Oleskandr’s apartment was also hit by artillery and his shelled neighbourhood has decayed into a ghost town. The smell of rotting food wafted out of abandoned apartments once occupied by Ramzan Kadyrov’s Chechen troops. At the bottom of one staircase, kilos of black potatoes provide a feast for the prodigious amount of flies and pests that have taken over the Soviet-era blocks. But Oleksandr and a few other locals haven’t left. They remain, either out of a lack of options or, like in Oleskadnr’s case, out of determination. He will never leave the home he’s lived in for 40 years, even if the government offers to relocate him. When redevelopment begins, he hopes his apartment block will be rebuilt instead of being razed to the ground.
Olesksandr’s hopes may soon be realised. In the capital, reconstruction is already underway and the redevelopment of a shelled apartment block in the Obolon district is an optimistic sign of the region’s future. Like Oleksandr’s home, the block was severely damaged after an explosion tore open dozens of apartments. However, instead of knocking the complex down, builders are renovating the existing framework and modernising the old Soviet design so that residents are able to return to their homes.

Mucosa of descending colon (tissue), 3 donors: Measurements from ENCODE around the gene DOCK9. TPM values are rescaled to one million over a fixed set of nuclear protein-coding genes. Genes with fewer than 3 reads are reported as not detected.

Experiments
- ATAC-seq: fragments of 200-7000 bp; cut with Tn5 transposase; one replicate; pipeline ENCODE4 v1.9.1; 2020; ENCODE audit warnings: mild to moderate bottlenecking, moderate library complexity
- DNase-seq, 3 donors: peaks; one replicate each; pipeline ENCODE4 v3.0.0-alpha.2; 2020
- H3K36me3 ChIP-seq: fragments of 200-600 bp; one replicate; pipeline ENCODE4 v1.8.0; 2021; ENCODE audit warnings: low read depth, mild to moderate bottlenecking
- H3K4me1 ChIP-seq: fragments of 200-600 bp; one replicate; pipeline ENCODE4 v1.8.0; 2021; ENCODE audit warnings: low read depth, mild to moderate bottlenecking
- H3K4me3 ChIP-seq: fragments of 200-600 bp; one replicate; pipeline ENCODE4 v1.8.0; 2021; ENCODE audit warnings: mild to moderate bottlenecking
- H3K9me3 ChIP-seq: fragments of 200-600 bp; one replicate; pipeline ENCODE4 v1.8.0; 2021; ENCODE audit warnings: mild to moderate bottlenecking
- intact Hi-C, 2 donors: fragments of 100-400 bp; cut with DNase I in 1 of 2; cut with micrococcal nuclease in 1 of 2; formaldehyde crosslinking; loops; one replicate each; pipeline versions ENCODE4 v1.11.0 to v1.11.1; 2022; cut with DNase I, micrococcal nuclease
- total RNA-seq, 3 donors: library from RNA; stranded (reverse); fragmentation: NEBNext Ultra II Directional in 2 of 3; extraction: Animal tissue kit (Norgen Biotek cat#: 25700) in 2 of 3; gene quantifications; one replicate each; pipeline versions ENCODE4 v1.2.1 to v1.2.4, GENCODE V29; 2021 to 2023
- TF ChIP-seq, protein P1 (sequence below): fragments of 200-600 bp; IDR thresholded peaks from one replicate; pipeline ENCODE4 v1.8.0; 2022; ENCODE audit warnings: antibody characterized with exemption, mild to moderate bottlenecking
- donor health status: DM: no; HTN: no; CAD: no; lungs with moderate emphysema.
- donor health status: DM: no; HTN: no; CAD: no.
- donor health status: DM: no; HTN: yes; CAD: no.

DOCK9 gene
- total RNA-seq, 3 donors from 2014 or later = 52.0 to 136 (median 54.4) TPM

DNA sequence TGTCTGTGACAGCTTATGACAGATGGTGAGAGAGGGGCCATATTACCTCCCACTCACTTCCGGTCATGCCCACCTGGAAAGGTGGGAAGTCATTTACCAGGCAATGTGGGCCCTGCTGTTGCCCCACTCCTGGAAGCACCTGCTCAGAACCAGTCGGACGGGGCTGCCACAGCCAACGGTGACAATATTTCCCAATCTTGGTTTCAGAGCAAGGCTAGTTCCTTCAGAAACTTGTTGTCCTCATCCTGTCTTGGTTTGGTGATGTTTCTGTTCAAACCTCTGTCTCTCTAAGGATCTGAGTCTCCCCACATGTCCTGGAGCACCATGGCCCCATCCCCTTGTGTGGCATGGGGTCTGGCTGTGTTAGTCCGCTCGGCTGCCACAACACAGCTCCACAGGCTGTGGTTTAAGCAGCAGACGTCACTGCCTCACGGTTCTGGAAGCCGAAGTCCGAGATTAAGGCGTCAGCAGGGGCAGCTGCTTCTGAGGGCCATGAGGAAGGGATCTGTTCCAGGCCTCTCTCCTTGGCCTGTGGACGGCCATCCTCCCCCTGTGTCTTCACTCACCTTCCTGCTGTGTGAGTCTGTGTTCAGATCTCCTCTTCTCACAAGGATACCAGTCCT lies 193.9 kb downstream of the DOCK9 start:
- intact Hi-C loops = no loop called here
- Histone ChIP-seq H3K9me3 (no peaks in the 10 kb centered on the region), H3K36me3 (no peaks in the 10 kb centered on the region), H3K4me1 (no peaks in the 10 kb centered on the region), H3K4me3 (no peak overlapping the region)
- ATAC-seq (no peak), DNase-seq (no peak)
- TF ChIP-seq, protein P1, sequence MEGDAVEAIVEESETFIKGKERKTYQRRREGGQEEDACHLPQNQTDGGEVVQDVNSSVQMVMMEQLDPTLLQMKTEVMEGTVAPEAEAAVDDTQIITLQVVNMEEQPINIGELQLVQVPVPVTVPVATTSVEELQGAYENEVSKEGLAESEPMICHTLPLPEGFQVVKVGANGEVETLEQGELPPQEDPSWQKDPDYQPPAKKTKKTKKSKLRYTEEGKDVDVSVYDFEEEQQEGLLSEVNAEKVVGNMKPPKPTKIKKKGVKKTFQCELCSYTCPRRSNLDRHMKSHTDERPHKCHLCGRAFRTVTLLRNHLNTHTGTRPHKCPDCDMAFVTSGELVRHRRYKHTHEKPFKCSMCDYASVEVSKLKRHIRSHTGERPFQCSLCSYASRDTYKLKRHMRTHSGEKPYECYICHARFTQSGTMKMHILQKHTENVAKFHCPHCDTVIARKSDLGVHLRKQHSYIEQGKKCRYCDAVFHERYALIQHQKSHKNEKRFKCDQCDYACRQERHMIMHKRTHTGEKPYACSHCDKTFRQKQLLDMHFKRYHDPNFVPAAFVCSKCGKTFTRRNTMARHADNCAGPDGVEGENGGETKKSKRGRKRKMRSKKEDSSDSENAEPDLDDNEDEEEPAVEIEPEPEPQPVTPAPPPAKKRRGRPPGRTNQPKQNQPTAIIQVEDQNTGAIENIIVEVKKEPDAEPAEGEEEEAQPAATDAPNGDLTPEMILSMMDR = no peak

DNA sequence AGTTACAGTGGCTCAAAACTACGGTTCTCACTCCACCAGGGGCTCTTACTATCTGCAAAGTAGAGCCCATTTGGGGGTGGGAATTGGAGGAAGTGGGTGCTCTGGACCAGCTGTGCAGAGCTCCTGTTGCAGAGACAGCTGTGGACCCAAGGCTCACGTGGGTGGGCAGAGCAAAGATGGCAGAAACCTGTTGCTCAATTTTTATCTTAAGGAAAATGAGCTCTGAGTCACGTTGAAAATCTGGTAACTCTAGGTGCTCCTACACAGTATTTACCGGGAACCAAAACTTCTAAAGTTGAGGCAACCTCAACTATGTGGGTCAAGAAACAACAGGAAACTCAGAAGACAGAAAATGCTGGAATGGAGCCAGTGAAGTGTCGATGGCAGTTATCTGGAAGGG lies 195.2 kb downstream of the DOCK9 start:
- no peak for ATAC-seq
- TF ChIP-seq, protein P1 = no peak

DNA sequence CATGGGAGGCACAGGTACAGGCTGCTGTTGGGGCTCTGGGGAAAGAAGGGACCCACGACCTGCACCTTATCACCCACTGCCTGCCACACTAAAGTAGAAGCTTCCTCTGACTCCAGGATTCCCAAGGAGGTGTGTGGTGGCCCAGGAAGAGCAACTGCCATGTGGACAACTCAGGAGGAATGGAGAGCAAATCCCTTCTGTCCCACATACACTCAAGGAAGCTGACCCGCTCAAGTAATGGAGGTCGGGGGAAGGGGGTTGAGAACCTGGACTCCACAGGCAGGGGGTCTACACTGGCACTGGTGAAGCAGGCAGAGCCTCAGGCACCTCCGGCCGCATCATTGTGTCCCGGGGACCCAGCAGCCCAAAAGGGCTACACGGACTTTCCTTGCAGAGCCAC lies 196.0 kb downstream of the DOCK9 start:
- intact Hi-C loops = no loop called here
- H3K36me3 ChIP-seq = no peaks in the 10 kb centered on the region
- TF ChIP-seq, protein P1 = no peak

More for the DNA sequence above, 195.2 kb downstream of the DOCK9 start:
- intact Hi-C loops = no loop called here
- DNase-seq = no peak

The site manager, Yeroslav, is optimistic about the massive rebuilding projects taking place and emphasised the good organisation and unity of the construction team that has helped the city recover quickly from the month-long siege. He doesn’t see any challenges standing in their way, claiming they only need “time and patience” to get the work done.
However, as September begins, the fear of Kyiv’s brutal winters percolates through the city and the builders are working quickly to try to finish before the heating season begins. The government approved “the Gas Storage Development Plan for 2022-2031” in July to tackle Ukraine’s upcoming heating crisis. The project will allocate $277mn to construct underground gas storage (UGS) facilities and $168mn will be used to develop infrastructure facilities and reconstruct UGS technological equipment across the country.